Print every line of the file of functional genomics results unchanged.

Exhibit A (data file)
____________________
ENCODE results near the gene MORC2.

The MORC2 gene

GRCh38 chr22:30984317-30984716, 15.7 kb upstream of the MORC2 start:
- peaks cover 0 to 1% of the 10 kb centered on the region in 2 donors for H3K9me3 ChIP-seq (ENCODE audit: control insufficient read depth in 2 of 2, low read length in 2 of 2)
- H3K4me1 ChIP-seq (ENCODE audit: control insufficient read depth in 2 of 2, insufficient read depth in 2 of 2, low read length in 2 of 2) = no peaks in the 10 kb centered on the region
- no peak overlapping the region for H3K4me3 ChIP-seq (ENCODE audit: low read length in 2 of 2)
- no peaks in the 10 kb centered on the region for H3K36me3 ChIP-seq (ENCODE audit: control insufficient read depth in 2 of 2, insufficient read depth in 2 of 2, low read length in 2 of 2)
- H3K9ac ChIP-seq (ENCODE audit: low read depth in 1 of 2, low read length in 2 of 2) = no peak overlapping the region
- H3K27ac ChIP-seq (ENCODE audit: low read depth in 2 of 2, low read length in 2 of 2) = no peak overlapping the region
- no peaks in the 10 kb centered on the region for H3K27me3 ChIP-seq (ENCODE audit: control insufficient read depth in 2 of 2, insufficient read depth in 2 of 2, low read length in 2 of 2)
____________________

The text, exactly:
ENCODE results near the gene MORC2.

The MORC2 gene

GRCh38 chr22:30984317-30984716, 15.7 kb upstream of the MORC2 start:
- peaks cover 0 to 1% of the 10 kb centered on the region in 2 donors for H3K9me3 ChIP-seq (ENCODE audit: control insufficient read depth in 2 of 2, low read length in 2 of 2)
- H3K4me1 ChIP-seq (ENCODE audit: control insufficient read depth in 2 of 2, insufficient read depth in 2 of 2, low read length in 2 of 2) = no peaks in the 10 kb centered on the region
- no peak overlapping the region for H3K4me3 ChIP-seq (ENCODE audit: low read length in 2 of 2)
- no peaks in the 10 kb centered on the region for H3K36me3 ChIP-seq (ENCODE audit: control insufficient read depth in 2 of 2, insufficient read depth in 2 of 2, low read length in 2 of 2)
- H3K9ac ChIP-seq (ENCODE audit: low read depth in 1 of 2, low read length in 2 of 2) = no peak overlapping the region
- H3K27ac ChIP-seq (ENCODE audit: low read depth in 2 of 2, low read length in 2 of 2) = no peak overlapping the region
- no peaks in the 10 kb centered on the region for H3K27me3 ChIP-seq (ENCODE audit: control insufficient read depth in 2 of 2, insufficient read depth in 2 of 2, low read length in 2 of 2)